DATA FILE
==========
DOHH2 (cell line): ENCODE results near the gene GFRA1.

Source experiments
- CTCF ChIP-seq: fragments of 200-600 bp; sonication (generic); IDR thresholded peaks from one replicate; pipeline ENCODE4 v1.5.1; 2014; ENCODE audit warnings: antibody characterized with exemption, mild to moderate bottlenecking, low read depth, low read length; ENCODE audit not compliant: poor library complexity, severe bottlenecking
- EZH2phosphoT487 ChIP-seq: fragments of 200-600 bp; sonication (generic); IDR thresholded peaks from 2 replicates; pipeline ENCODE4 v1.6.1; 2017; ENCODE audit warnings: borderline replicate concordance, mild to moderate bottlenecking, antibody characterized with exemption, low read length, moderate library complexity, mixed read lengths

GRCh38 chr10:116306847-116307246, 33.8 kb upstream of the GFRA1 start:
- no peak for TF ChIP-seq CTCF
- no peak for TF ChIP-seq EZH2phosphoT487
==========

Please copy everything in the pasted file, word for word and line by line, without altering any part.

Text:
DOHH2 (cell line): ENCODE results near the gene GFRA1.

Source experiments
- CTCF ChIP-seq: fragments of 200-600 bp; sonication (generic); IDR thresholded peaks from one replicate; pipeline ENCODE4 v1.5.1; 2014; ENCODE audit warnings: antibody characterized with exemption, mild to moderate bottlenecking, low read depth, low read length; ENCODE audit not compliant: poor library complexity, severe bottlenecking
- EZH2phosphoT487 ChIP-seq: fragments of 200-600 bp; sonication (generic); IDR thresholded peaks from 2 replicates; pipeline ENCODE4 v1.6.1; 2017; ENCODE audit warnings: borderline replicate concordance, mild to moderate bottlenecking, antibody characterized with exemption, low read length, moderate library complexity, mixed read lengths

GRCh38 chr10:116306847-116307246, 33.8 kb upstream of the GFRA1 start:
- no peak for TF ChIP-seq CTCF
- no peak for TF ChIP-seq EZH2phosphoT487